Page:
Tigers don’t talk about hunting but if they ever did, I imagine it would be like listening to Salim Khan talk about films. Like a predator he effortlessly picks the right words and every single one is there for a reason. His sentences play like some of his iconic lines — they create the right silence. At 77 you might think that the man, who transformed the Hindi film landscape with his sharp writing, might have lost some of his edge but that couldn’t be more further from the truth.
Although he grew up in a family of police officers, Salim Khan dreamt of being a cricketer. But when he realised that he’d never be as good as his idols he headed to Bombay. He trained as a pilot, but his dreams ended up reaching for the stars. The smart-looking young man tried his luck in front of the camera but destiny beckoned him to the other side.
While struggling with small acting jobs he met Javed Akhtar, the son of poet Jan Nissar Akhtar, on the sets of SarhadiLootera (1966). Akhtar was the director SM Sagar’s clapper boy who had ambled his way to become the film’s dialogue writer. Once Salim grasped that his “art of imagination” was much better than his “art of projection” he called it curtains on his acting career.
The more interested Khan got in screenwriting, the stronger his friendship with Akhtar became. Little did he know that this creative partnership would transform Hindi cinema forever.
There were Hindi films with great lines long before Salim Khan and Javed Akhtar happened. One might never forget Mughal-e-Azam (1960) and its immortal lines like “Hum apne bete ke dhadakte hue dil ke liye Hindustan ki taqdeer nahin badal sakte” but very few remember the men who wrote them. The names of writers Aman, Wajahat Mirza and Ehsan Rizvi don’t mean as much to the fans of Mughal-e-Azam.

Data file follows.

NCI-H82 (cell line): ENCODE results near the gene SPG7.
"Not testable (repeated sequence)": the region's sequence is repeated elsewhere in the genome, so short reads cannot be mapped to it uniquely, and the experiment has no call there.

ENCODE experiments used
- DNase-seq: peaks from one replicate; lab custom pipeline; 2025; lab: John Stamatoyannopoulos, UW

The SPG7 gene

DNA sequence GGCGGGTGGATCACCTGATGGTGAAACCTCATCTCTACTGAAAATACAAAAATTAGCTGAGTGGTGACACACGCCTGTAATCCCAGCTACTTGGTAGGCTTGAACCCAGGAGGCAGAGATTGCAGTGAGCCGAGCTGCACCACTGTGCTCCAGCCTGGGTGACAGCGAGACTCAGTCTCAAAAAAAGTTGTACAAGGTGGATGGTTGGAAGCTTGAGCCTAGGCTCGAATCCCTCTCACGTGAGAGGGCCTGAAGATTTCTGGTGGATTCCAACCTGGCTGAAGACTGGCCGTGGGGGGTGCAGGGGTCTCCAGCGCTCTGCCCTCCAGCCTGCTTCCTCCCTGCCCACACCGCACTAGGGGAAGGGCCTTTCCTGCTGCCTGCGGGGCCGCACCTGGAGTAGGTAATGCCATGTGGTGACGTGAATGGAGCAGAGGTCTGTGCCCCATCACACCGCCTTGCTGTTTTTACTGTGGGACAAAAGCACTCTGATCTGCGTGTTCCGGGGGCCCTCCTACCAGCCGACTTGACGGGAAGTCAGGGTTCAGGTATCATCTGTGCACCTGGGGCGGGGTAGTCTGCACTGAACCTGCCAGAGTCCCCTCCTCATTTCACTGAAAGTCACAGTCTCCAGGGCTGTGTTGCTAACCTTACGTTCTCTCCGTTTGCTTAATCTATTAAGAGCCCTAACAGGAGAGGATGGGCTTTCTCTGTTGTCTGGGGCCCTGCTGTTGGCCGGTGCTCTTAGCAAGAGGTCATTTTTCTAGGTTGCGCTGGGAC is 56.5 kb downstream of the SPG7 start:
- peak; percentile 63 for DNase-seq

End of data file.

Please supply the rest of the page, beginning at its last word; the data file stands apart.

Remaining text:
By contrast the mere mention of Salim-Javed makes people rattle off the classic lines such as ‘Mere paas maa hai’, ‘Kitne aadmi the?’, ‘Tumhara naam kya hai Basanti’, ‘Don ka intezaar to gyarah mulkon ki police kar rahi hai’, or ‘Yeh police station hai, tumhare baap ka ghar nahin.’
Besides creating characters like the Angry Young Man, Basanti, Gabbar Singh and Mogambo, Salim-Javed bought credibility to a profession that had previously been relegated to the background.
Salim-Javed singularly changed the way Hindi cinema looked at writers. Salim Khan’s filmography might have had no additions for the last 17 years but when your writing credits include the likes of Zanjeer (1972), Sholay (1975), Deewar (1975), Trishul (1978) and Don(1978) amongst others, you really don’t have anything left to prove. A keen follower of Hollywood films, it was Khan who thought of the plots and the story while Akhtar concentrated on the detailing. More than the films themselves it’s their contribution to the craft of screenwriting that separates Salim-Javed from others.
Today, when his former writing partner is championing the cause of present day writers by helping usher in a new copyright law that would give them rightful ownership over their work, one can’t help thinking of Salim Khan, the original crusader for the writer.